Toilet paper was much on the mind of Americans Wednesday when Boston Federal Reserve chief Eric Rosengren told MarketWatch that today’s higher inflation is as temporary as last year’s shortage of paper products.
The toilet paper they were thinking about, though, was the green stuff in their wallets.
Rent asking prices rose an all-time record 17% between the first quarter of 2020 and the first quarter 2021. Home prices rose 12%, used car prices rose 26% and freight costs rose 17%. That’s the biggest year-on-year jump on record for rent and used cars, and a near-record for homes and freight.
Recent data are even worse; used car prices are up nearly 20% during the first four months of 2021 alone, and gasoline is up 55% during the same period.
For the record, the US government says that the cost of shelter in the US rose just 1.7% during the year through the end of the March.
Commodity prices have jumped, to be sure. The S&P/Goldman Sachs Commodity Index has more than doubled over the past year from about 200 to over 400 (horizontal scale on the chart above).
But the response of inflation expectations embedded in bond yields has been extreme. So-called breakeven inflation (the difference between the yield on ordinary Treasury notes and inflation-indexed notes) at the 5-year maturity jumped above 2.7% Wednesday, the highest since 2008.
That’s higher compensation for inflation than the bond market offered back in 2008 when the commodity index was twice as high
The slope of the trend line between commodity prices and breakeven inflation has steepened drastically. The dotted blue line shows the decade between 2009 and 2019. The red arrow on the upper left of the chart shows rise of inflation expectations during the past year.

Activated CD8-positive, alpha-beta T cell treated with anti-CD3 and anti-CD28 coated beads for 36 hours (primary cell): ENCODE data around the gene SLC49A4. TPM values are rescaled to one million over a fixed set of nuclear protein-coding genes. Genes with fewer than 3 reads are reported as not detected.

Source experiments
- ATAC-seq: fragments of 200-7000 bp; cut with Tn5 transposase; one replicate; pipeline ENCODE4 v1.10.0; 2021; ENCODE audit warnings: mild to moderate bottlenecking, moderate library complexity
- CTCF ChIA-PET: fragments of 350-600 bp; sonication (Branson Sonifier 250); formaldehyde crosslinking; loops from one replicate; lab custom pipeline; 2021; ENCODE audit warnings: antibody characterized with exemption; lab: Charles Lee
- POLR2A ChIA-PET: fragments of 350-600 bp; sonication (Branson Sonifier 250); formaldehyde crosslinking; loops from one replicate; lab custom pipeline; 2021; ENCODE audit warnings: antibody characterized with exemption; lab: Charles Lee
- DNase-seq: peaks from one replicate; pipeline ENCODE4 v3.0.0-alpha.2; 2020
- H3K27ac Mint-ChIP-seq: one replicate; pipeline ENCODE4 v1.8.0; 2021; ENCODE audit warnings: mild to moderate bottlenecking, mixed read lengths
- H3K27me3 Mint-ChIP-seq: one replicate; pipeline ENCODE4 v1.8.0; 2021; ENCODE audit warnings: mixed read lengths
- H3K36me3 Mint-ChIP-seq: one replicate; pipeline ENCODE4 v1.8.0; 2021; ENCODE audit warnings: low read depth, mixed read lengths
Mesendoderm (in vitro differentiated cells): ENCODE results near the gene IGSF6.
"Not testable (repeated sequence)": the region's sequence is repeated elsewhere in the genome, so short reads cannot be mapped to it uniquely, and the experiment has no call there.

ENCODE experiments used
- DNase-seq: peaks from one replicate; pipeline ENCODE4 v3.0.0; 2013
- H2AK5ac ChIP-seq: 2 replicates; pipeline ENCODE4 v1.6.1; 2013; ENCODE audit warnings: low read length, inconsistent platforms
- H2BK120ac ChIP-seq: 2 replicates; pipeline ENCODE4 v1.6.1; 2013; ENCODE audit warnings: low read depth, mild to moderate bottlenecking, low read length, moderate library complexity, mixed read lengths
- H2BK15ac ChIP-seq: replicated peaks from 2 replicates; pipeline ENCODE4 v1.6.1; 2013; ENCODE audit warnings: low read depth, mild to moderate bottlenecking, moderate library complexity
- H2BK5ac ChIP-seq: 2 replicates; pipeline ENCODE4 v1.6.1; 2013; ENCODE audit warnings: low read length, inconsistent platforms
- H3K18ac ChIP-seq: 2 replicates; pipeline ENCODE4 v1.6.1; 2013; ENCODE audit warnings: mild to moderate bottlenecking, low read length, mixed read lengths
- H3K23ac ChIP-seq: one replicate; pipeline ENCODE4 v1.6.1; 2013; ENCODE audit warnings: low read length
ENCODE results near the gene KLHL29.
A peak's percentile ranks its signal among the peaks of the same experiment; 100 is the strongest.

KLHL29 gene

The fact that inflation expectations rose so much for every increment of commodity prices shows that it isn’t just about commodity prices, and it isn’t transitory. It’s $5 trillion of helicopter money dumped on the public, as well as broken supply chains, a residential real estate market driven by inflation fears, and a tenth of the labor force staying on the sidelines.
The global semiconductor shortage, for example, will halve Ford Motor’s production during the second quarter, the automaker said earlier this week. That forces rental car agencies to buy used cars, which in turn explains the 50% jump in used-car auction prices during the past year.
Top performers on the stock market Wednesday were names that benefit from inflation, such as integrated oil companies and banks. The tech-heavy NASDAQ was down for the fifth day in a row.
Inflation is here, and bigly. The sclerotic sensors of the Bureau of Labor Statistics haven’t yet translated it into sticker shock on the Consumer Price Index, but that’s coming soon.
Perhaps the worst of it all is that the entire leadership of the Federal Reserve system has taken to the airwaves to deny that there’s a problem. Chicago Federal Reserve President and CEO Charles Evans said Wednesday, “I think the risk of this scenario [out-of-control inflation] is remote.”
Cleveland Fed President Loretta Mester said that more inflation would be a good thing. She added, “I wouldn’t consider the increase in inflation I expect this year to be the type of sustainable increase needed to meet the forward guidance on our policy rate” – that is, to compel the Fed to talk of future tightening.
Jimmy Carter was president the last time the Fed let inflation run out of control. In 1979, Carter installed the late Paul Volcker as Fed Chairman. Volcker raised interest rates drastically and crushed inflation, at the expense of an excruciating three-year recession.
There’s one enormous difference between 1979 and 2021, however: In 1979 the US budget deficit was just 1% of GDP. Today it is 15% to 20% of GDP, a hole in US finances not seen since World War II.
The Federal Reserve is financing most of the budget deficit by purchasing bonds. If it stops doing so, interest rates will have to rise drastically to persuade investors to lend money to the US government. The Fed, in short, is up the creek without a paddle.
Be afraid. Be very afraid.